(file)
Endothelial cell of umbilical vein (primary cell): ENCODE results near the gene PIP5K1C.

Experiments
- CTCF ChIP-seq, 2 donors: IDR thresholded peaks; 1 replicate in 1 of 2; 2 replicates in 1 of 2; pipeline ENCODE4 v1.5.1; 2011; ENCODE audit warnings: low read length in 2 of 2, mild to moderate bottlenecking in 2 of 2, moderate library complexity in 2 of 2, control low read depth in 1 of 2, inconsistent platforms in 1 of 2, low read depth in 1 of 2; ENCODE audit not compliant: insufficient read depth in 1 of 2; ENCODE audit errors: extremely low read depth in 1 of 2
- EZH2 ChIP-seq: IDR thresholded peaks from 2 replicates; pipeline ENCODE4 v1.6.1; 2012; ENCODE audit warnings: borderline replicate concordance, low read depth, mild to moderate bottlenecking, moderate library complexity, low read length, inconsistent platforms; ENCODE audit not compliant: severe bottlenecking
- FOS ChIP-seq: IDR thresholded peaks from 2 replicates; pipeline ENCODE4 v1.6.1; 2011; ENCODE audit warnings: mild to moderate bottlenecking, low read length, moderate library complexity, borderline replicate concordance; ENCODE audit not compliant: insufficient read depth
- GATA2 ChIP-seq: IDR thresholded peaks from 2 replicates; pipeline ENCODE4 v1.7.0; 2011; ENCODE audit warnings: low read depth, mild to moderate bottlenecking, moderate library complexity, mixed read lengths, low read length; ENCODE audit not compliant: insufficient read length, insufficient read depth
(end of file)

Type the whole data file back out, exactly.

Endothelial cell of umbilical vein (primary cell): ENCODE results near the gene PIP5K1C.

Experiments
- CTCF ChIP-seq, 2 donors: IDR thresholded peaks; 1 replicate in 1 of 2; 2 replicates in 1 of 2; pipeline ENCODE4 v1.5.1; 2011; ENCODE audit warnings: low read length in 2 of 2, mild to moderate bottlenecking in 2 of 2, moderate library complexity in 2 of 2, control low read depth in 1 of 2, inconsistent platforms in 1 of 2, low read depth in 1 of 2; ENCODE audit not compliant: insufficient read depth in 1 of 2; ENCODE audit errors: extremely low read depth in 1 of 2
- EZH2 ChIP-seq: IDR thresholded peaks from 2 replicates; pipeline ENCODE4 v1.6.1; 2012; ENCODE audit warnings: borderline replicate concordance, low read depth, mild to moderate bottlenecking, moderate library complexity, low read length, inconsistent platforms; ENCODE audit not compliant: severe bottlenecking
- FOS ChIP-seq: IDR thresholded peaks from 2 replicates; pipeline ENCODE4 v1.6.1; 2011; ENCODE audit warnings: mild to moderate bottlenecking, low read length, moderate library complexity, borderline replicate concordance; ENCODE audit not compliant: insufficient read depth
- GATA2 ChIP-seq: IDR thresholded peaks from 2 replicates; pipeline ENCODE4 v1.7.0; 2011; ENCODE audit warnings: low read depth, mild to moderate bottlenecking, moderate library complexity, mixed read lengths, low read length; ENCODE audit not compliant: insufficient read length, insufficient read depth